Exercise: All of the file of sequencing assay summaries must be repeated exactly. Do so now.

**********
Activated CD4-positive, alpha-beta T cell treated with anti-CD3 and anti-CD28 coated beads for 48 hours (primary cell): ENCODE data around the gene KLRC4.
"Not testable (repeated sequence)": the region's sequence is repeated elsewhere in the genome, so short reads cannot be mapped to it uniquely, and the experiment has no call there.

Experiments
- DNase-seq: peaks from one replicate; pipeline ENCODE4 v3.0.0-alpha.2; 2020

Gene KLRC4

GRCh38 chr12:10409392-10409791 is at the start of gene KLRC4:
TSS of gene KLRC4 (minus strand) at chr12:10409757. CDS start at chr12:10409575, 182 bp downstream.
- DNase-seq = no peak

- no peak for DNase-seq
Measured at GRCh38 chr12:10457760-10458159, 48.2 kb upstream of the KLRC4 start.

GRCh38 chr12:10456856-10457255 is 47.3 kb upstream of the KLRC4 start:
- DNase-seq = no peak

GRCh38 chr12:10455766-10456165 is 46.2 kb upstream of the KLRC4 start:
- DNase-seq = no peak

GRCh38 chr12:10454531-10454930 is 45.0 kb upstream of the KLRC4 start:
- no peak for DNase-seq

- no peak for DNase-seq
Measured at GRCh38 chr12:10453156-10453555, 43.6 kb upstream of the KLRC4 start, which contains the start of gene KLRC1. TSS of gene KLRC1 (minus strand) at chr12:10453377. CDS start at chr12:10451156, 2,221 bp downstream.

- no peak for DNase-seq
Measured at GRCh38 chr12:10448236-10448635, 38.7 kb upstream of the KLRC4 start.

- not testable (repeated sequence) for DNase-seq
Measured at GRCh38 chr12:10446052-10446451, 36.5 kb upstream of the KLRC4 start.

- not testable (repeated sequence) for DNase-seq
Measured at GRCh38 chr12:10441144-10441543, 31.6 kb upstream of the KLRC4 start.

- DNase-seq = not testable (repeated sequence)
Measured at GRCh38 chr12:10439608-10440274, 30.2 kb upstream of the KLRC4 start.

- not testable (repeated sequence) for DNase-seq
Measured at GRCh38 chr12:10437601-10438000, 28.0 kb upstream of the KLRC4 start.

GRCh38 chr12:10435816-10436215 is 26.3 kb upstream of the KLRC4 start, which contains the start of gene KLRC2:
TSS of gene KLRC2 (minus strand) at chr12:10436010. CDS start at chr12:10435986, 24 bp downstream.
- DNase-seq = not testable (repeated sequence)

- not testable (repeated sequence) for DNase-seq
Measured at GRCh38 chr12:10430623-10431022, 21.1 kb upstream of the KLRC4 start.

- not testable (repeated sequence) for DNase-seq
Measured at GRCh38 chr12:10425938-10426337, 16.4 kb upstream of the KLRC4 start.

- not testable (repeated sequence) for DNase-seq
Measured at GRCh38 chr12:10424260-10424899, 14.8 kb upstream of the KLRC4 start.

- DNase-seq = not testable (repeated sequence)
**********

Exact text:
Activated CD4-positive, alpha-beta T cell treated with anti-CD3 and anti-CD28 coated beads for 48 hours (primary cell): ENCODE data around the gene KLRC4.
"Not testable (repeated sequence)": the region's sequence is repeated elsewhere in the genome, so short reads cannot be mapped to it uniquely, and the experiment has no call there.

Experiments
- DNase-seq: peaks from one replicate; pipeline ENCODE4 v3.0.0-alpha.2; 2020

Gene KLRC4

GRCh38 chr12:10409392-10409791 is at the start of gene KLRC4:
TSS of gene KLRC4 (minus strand) at chr12:10409757. CDS start at chr12:10409575, 182 bp downstream.
- DNase-seq = no peak

- no peak for DNase-seq
Measured at GRCh38 chr12:10457760-10458159, 48.2 kb upstream of the KLRC4 start.

GRCh38 chr12:10456856-10457255 is 47.3 kb upstream of the KLRC4 start:
- DNase-seq = no peak

GRCh38 chr12:10455766-10456165 is 46.2 kb upstream of the KLRC4 start:
- DNase-seq = no peak

GRCh38 chr12:10454531-10454930 is 45.0 kb upstream of the KLRC4 start:
- no peak for DNase-seq

- no peak for DNase-seq
Measured at GRCh38 chr12:10453156-10453555, 43.6 kb upstream of the KLRC4 start, which contains the start of gene KLRC1. TSS of gene KLRC1 (minus strand) at chr12:10453377. CDS start at chr12:10451156, 2,221 bp downstream.

- no peak for DNase-seq
Measured at GRCh38 chr12:10448236-10448635, 38.7 kb upstream of the KLRC4 start.

- not testable (repeated sequence) for DNase-seq
Measured at GRCh38 chr12:10446052-10446451, 36.5 kb upstream of the KLRC4 start.

- not testable (repeated sequence) for DNase-seq
Measured at GRCh38 chr12:10441144-10441543, 31.6 kb upstream of the KLRC4 start.

- DNase-seq = not testable (repeated sequence)
Measured at GRCh38 chr12:10439608-10440274, 30.2 kb upstream of the KLRC4 start.

- not testable (repeated sequence) for DNase-seq
Measured at GRCh38 chr12:10437601-10438000, 28.0 kb upstream of the KLRC4 start.

GRCh38 chr12:10435816-10436215 is 26.3 kb upstream of the KLRC4 start, which contains the start of gene KLRC2:
TSS of gene KLRC2 (minus strand) at chr12:10436010. CDS start at chr12:10435986, 24 bp downstream.
- DNase-seq = not testable (repeated sequence)

- not testable (repeated sequence) for DNase-seq
Measured at GRCh38 chr12:10430623-10431022, 21.1 kb upstream of the KLRC4 start.

- not testable (repeated sequence) for DNase-seq
Measured at GRCh38 chr12:10425938-10426337, 16.4 kb upstream of the KLRC4 start.

- not testable (repeated sequence) for DNase-seq
Measured at GRCh38 chr12:10424260-10424899, 14.8 kb upstream of the KLRC4 start.

- DNase-seq = not testable (repeated sequence)